Latvian photographer Katrina Kepule describes her method as “subjective documentary” — an intuitive way of working which means she does not always know how a project will end up before she starts editing. Her series Sit Silently, which takes the temperature of contemporary Latvia, took her to the edgelands of Riga, where European and Soviet influences coexist.
I grew up in Iecava, a small town in central Latvia, and moved to the capital, Riga, during the sixth grade of school. During my school years, I collected Elliott Erwitt’s photography books. I was also moved by some local documentarists like Egons Spuris, Inta Ruka and Andrejs Grants. An exhibition on the Magnum photo agency in an old cinema in Riga left a lasting impression on me. While studying at Latvian Academy of Culture (Theory and History of Audio-Visual culture) I continued to be captivated by the creative work of Latvian as well as foreign documentary photographers. It was at this time that I realised that subjectivity and relativity are equally as important to documentary.
I enjoy the work of Alejandro Chaskielberg, Ricardo Cases, Josef Koudelka, Alex Webb, Stephen Gill, Jonas Bendiksen, Akos Major and Martin Usborne to name just a few photographers but I feel that my vision is much more influenced by filmmakers such as Wim Wenders, David Lynch, Lars von Trier, Andrey Tarkovsky, Ivars Seleckis and Laila Pakalniņa. I don’t conform to any ideas in photography that limit me too much. In that sense I feel like an “oldschool” photograper, working mostly intuitively. My approach could be called naive, but at the same time the end result often looks too specific to be considered truly “honest”. This makes my work both easy and complicated at the same time, as it really develops in the process of editing.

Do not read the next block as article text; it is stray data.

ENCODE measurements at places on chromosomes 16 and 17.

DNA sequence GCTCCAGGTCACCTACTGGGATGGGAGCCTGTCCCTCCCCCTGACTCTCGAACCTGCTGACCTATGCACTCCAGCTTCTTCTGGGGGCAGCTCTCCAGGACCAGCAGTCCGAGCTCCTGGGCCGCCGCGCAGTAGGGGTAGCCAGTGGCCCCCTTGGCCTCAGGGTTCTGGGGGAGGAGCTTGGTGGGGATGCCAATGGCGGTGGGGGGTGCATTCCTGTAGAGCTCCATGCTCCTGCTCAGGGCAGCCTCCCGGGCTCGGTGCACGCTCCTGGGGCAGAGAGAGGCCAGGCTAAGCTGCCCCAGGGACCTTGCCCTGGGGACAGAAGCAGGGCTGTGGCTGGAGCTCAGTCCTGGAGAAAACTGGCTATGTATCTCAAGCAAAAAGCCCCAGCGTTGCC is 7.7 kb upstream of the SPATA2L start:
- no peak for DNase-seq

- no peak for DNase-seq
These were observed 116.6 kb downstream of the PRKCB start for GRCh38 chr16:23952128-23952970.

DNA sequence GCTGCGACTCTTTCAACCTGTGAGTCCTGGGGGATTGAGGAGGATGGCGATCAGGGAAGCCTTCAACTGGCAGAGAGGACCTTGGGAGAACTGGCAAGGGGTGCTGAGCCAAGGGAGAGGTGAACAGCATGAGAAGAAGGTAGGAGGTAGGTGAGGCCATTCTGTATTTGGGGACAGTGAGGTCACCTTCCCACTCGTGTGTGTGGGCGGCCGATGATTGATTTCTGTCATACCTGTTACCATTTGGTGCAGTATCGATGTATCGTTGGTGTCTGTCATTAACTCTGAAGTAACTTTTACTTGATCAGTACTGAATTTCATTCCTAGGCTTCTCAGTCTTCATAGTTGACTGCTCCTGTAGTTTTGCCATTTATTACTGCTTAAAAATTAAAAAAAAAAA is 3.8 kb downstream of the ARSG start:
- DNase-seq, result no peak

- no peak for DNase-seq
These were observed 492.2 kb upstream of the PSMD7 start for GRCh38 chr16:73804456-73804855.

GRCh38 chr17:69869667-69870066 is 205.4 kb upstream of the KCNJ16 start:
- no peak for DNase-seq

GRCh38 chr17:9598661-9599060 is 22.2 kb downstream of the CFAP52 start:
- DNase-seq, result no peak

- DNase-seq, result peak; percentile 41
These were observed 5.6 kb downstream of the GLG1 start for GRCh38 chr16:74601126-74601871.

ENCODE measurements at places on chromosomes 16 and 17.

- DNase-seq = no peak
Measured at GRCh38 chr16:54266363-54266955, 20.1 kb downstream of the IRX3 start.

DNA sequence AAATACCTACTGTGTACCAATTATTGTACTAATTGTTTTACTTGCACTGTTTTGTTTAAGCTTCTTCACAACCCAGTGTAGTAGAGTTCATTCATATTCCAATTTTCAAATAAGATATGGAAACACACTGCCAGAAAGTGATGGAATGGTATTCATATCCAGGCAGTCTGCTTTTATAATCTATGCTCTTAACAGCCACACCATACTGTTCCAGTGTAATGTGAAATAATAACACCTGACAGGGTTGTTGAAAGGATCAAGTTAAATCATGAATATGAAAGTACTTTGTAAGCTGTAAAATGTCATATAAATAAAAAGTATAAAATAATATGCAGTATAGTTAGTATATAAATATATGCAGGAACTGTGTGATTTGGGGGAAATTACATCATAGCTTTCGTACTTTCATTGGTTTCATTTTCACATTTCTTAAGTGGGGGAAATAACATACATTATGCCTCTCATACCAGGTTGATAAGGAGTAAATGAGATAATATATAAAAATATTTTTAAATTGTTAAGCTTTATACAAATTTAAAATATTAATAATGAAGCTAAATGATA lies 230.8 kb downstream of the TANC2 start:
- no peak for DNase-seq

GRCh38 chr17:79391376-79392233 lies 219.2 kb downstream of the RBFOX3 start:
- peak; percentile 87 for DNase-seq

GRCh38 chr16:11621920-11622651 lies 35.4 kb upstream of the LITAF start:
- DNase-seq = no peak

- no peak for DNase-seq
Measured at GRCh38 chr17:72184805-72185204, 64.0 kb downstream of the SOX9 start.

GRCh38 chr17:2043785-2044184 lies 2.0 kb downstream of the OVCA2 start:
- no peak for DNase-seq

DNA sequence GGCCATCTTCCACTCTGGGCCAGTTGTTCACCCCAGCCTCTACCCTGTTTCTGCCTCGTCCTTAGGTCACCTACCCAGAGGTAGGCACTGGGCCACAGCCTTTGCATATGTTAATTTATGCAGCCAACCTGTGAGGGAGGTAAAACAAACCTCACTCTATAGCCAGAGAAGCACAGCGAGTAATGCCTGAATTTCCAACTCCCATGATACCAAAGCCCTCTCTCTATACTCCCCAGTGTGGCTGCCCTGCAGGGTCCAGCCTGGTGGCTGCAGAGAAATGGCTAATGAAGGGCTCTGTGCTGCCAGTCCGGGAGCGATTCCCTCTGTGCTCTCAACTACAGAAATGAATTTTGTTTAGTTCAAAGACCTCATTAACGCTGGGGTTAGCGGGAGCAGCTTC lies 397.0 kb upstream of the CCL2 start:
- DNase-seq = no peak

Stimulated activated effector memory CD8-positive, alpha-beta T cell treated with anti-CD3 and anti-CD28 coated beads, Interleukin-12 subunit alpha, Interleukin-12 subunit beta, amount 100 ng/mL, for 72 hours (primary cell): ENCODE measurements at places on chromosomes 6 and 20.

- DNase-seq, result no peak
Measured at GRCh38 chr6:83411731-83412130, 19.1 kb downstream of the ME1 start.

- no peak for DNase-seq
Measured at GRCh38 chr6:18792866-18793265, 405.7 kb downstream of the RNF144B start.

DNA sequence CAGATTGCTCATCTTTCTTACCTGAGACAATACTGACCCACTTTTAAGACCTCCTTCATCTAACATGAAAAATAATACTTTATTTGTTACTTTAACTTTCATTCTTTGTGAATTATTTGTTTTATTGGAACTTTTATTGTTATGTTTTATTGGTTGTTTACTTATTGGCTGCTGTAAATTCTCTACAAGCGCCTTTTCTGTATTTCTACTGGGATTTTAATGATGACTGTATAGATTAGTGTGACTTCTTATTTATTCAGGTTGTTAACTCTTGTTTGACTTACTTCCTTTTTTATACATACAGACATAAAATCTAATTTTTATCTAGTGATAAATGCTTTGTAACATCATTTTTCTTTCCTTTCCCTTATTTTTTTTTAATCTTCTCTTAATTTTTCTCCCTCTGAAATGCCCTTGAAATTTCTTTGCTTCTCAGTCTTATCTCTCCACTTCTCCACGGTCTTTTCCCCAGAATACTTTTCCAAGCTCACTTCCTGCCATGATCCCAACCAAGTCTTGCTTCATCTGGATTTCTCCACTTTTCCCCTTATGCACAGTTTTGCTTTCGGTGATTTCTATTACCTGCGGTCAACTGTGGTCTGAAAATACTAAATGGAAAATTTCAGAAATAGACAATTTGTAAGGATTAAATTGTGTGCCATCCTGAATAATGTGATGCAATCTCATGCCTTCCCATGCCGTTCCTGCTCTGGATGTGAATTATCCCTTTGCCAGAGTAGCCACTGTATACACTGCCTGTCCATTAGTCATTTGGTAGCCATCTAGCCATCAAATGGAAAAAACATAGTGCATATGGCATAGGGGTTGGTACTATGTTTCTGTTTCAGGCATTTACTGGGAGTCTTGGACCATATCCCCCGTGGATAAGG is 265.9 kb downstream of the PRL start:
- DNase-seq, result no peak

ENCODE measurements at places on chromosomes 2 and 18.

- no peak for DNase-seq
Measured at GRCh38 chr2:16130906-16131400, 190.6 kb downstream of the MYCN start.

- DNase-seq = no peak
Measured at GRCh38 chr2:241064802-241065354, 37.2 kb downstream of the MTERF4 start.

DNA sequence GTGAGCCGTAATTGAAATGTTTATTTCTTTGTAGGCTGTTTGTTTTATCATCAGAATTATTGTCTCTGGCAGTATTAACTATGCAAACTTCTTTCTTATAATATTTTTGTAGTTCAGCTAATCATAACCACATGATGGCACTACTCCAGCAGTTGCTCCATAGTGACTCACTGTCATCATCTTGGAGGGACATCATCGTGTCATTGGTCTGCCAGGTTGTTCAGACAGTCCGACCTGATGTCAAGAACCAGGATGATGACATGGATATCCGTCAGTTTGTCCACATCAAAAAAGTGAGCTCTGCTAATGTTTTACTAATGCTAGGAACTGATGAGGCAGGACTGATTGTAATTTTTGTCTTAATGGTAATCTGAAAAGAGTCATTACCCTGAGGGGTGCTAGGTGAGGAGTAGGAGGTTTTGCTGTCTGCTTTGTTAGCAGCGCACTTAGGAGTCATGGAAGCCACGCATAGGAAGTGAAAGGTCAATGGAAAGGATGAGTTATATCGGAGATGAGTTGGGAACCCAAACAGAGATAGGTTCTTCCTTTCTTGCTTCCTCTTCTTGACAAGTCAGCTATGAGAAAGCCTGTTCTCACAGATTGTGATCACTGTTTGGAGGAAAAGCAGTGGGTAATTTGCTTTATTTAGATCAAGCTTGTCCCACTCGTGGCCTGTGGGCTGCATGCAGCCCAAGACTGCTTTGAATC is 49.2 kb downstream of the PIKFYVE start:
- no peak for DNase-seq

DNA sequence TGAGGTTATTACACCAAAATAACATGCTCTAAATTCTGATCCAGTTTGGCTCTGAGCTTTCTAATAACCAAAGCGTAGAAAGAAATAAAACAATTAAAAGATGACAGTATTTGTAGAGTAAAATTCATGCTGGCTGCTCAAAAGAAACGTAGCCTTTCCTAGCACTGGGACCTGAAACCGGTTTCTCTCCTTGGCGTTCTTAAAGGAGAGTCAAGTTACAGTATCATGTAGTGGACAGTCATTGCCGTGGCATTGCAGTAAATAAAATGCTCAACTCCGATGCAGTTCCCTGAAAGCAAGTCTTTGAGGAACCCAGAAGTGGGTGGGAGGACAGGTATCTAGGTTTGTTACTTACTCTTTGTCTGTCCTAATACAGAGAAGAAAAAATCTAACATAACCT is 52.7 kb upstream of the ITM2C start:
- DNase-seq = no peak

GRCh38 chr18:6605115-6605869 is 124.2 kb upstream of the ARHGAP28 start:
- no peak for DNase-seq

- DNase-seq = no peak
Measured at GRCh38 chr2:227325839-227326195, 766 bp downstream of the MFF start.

As far as I remember, I always used to collect photos based on a subject, mood or form. During my studies at the ISSP I developed the fundamental undertstanding of how to construct a personal project. Outskirts have constantly interested me as zone where time goes by slowly, a territory that does not offer many forms of outlet for people to express themselves, thus letting them be more creative. More than an ideas-led project, Sit Silently works with intuitively gathered material, except I was trying to notice what and why the pictures I took were important to me. The story formed around this question. In this way I think I have always been shooting the project and it is not yet finished, but the foundation was laid during my time at the ISSP between 2013-2015.
The title of the series is an abbreviation of a piece from Google Poetics and consists of the most popular phrases searched on the Internet that are associated with the concept of sitting: “Sit silently /sit silently doing nothing / we sit silently and watch the world / we sit silently and watch.” This probably echoed inside me as an introverted person who, despite having permanent wanderlust, tends to spend a lot of time sitting, observing and analysing.
In the project, I have tried to portray silence as a state of contemplation, introverted rest, a way of retrieving or saving energy, and a celebration of life. On the other hand, the silence emerges as a manifestation of dealing with inner dramas through resignation, solving conflicts internally and expressing them only in ambiguous ways. Remaining silent also represents an inner resentment that’s quite common for this post-Soviet territory, like a detached monument.